With the new Flutter 3.10 release, preliminary support for CameraX has been added to the Flutter Camera plugin. This means that developers now have an easy way to integrate CameraX functionality into their Flutter applications, opening up a world of possibilities for developing apps with robust and rich camera features.

The incorporation of CameraX support into Flutter is critical because the current official camera plugin has been plagued with a number of issues. It has been reported to be slow in taking photos, and it has also been criticized for using deprecated APIs. With the addition of CameraX support, these issues are expected to be largely mitigated.

The migration to Jetpack libraries like CameraX is not just a step forward for the Flutter Camera plugin but also signifies a broader shift in Flutter's approach to Android development. Jetpack libraries are considered best practices for native Android developers. They are designed to reduce boilerplate code, simplify complex tasks, and provide a consistent structure that leads to more manageable code.

Jetpack libraries follow best practices, handle lifecycle management, and improve the user interface. By integrating them into Flutter, developers get access to these benefits, making the development process more efficient and the resulting apps more robust and user-friendly.

Embracing SLSA Level 1

The Flutter framework continues to enhance its security measures, this time by aligning itself with the Supply Chain Levels for Software Artifacts (SLSA) Level 1 standard. By conforming to this level, Flutter acknowledges the importance of robust security practices and commits to implementing a range of security features that are instrumental in safeguarding the software supply chain.

As part of embracing SLSA Level 1, Flutter has upgraded its build scripts to accommodate automated builds on trusted build platforms. This step is crucial in maintaining the integrity of the build process. By restricting the built environment to trusted platforms and employing scripted automated builds, the risk of artifact tampering is considerably reduced. This initiative marks a significant stride in enhancing supply chain security, as it ensures the authenticity of the artifacts and prevents unauthorized modifications.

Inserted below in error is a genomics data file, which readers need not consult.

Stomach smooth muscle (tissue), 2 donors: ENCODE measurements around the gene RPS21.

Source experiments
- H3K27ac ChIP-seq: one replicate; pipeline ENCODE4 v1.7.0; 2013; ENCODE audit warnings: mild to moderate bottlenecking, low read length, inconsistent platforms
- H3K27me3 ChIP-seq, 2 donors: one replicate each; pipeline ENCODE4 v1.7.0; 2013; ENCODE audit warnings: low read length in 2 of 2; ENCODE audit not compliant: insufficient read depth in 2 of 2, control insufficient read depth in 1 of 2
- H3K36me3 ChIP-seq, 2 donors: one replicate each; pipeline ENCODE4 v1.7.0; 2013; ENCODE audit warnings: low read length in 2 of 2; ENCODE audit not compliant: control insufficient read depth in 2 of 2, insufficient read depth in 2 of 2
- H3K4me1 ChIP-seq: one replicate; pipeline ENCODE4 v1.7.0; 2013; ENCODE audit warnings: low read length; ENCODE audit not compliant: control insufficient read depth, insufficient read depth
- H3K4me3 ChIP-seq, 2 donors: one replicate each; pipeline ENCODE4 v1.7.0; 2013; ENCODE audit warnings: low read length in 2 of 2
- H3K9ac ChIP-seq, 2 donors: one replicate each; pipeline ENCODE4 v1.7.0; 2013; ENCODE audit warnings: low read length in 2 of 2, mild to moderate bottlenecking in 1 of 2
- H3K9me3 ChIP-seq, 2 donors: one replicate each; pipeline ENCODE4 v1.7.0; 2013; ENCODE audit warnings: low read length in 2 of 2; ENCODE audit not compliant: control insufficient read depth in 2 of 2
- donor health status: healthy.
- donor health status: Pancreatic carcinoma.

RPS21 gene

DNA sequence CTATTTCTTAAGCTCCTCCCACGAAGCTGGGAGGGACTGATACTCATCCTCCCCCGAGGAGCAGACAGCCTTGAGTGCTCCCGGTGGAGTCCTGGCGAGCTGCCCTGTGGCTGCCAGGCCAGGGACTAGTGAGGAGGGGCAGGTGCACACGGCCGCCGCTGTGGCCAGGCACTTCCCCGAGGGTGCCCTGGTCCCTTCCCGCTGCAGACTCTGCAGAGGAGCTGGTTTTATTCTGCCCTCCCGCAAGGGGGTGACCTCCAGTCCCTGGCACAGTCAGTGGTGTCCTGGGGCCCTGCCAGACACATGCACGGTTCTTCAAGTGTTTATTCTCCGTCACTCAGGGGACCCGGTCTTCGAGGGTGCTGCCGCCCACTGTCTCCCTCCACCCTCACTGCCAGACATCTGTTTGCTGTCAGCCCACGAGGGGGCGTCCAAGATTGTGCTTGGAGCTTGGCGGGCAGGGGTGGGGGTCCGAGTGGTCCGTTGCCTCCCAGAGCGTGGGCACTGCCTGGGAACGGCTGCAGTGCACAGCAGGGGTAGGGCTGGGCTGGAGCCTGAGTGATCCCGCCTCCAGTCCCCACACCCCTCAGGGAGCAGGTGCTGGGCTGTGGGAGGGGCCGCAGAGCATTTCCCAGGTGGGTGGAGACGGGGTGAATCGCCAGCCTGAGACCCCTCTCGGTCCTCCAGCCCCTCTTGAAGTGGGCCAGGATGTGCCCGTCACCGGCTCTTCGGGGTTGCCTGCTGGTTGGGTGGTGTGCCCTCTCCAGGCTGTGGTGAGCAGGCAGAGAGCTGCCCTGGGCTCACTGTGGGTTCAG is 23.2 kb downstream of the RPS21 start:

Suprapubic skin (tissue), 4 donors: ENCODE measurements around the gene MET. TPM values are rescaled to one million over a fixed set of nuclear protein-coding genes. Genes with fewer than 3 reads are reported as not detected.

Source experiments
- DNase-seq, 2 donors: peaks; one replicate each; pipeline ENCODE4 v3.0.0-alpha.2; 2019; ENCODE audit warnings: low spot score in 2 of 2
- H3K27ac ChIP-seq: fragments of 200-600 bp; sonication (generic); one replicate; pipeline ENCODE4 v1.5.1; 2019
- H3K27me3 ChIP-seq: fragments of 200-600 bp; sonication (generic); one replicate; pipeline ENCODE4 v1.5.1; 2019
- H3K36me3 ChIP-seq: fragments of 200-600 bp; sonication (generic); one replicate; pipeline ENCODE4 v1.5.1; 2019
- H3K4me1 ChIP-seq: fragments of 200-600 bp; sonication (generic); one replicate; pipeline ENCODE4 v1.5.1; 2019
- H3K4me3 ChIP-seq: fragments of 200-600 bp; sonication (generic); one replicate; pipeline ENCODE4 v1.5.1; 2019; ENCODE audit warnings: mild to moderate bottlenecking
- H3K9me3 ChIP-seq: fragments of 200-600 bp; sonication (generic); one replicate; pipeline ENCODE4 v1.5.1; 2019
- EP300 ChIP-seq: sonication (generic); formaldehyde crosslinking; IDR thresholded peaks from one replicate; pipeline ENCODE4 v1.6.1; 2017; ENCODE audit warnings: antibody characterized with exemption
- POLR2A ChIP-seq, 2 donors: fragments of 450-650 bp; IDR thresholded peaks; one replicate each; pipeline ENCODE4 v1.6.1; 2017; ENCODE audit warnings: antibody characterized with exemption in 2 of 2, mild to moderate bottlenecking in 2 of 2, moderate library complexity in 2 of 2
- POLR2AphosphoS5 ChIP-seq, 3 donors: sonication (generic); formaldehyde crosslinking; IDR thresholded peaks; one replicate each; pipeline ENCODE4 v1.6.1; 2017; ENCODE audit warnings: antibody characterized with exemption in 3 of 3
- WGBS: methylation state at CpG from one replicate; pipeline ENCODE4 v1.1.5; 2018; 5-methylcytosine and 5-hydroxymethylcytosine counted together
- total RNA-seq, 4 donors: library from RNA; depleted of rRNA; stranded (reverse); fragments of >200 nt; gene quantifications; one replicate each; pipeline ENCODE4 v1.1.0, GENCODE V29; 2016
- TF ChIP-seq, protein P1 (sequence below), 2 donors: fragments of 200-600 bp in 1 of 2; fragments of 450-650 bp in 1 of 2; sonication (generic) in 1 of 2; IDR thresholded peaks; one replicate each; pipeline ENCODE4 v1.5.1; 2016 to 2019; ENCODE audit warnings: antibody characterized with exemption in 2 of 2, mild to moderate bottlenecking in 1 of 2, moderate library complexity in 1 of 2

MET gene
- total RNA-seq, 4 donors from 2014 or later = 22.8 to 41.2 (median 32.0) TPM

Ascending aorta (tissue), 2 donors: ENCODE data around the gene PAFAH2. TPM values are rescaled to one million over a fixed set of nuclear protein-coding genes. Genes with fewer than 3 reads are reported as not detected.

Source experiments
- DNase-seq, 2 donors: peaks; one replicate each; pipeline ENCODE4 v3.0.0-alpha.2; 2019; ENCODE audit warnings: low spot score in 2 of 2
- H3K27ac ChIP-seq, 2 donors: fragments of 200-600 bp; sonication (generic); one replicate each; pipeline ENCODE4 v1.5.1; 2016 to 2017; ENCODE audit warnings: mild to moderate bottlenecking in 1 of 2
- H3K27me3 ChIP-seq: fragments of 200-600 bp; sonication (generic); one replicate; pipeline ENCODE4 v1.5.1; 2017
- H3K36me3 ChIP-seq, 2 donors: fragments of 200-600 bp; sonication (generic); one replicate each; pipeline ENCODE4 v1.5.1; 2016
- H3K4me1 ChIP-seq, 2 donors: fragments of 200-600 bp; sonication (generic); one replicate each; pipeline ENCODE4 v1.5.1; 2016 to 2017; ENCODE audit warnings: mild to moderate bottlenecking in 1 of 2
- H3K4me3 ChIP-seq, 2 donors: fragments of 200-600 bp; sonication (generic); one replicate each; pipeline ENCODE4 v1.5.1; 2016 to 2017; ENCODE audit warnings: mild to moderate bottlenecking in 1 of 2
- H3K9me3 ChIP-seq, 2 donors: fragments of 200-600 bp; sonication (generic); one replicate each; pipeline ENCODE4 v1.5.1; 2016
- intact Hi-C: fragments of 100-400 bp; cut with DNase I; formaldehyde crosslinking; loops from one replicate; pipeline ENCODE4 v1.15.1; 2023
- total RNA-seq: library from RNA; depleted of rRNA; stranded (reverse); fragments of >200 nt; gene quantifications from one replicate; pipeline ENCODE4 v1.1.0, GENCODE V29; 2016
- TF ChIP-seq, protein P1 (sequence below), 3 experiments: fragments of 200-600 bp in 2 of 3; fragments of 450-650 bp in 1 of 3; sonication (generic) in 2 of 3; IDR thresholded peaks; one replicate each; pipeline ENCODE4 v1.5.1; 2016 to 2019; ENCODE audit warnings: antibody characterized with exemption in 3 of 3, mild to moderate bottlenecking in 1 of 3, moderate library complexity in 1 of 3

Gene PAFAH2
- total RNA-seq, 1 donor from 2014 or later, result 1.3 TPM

Another crucial security feature that Flutter has implemented is the adoption of a multi-party approval system for release workflows. Under this system, the execution of release workflows is gated by the approval of multiple engineers. This collaborative approach introduces an additional layer of scrutiny to the release process, minimizing the risk of unauthorized or malicious changes being introduced.

Moreover, Flutter now ensures that every execution in the release workflow results in the creation of auditable log records. This means that any change made during the release process is traceable, fostering transparency and accountability. Through this enhancement, Flutter ensures that any discrepancies between the source code and the generated artifacts can be effectively tracked and addressed.

The concept of provenance – the origin or source of something – is integral to ensuring the integrity and security of software artifacts. Acknowledging this, Flutter's beta and stable releases are now built with provenance in mind. This practice assures that the framework release artifacts are built from trusted sources and have contents that match the expected ones.

Additionally, Flutter now makes available links that allow users to view and verify the provenance of each release on the SDK archive. This move towards greater transparency allows users to verify the integrity of the release artifacts, ensuring they come from a trusted source and are free from tampering.


In summary, this article covers the latest updates and changes in Flutter and Dart that are vital for senior developers. Dart 3 marks a significant milestone with the introduction of full null safety, guaranteeing code reliability and performance optimization.

The addition of language features like records and pattern matching further streamlines data manipulation and brings greater flexibility to the development process.

Flutter 3.10 introduces the Impeller rendering engine, enhancing app performance and reducing stuttering on iOS devices. The integration of CameraX provides developers with an easier and more efficient way to incorporate advanced camera features into their Flutter applications. Moreover, Flutter's focus on security is evident through its alignment with the SLSA Level 1 standard, ensuring a robust and secure software supply chain.

By staying up-to-date with these updates, senior developers can leverage the latest advancements and create high-quality, performant applications with Flutter and Dart.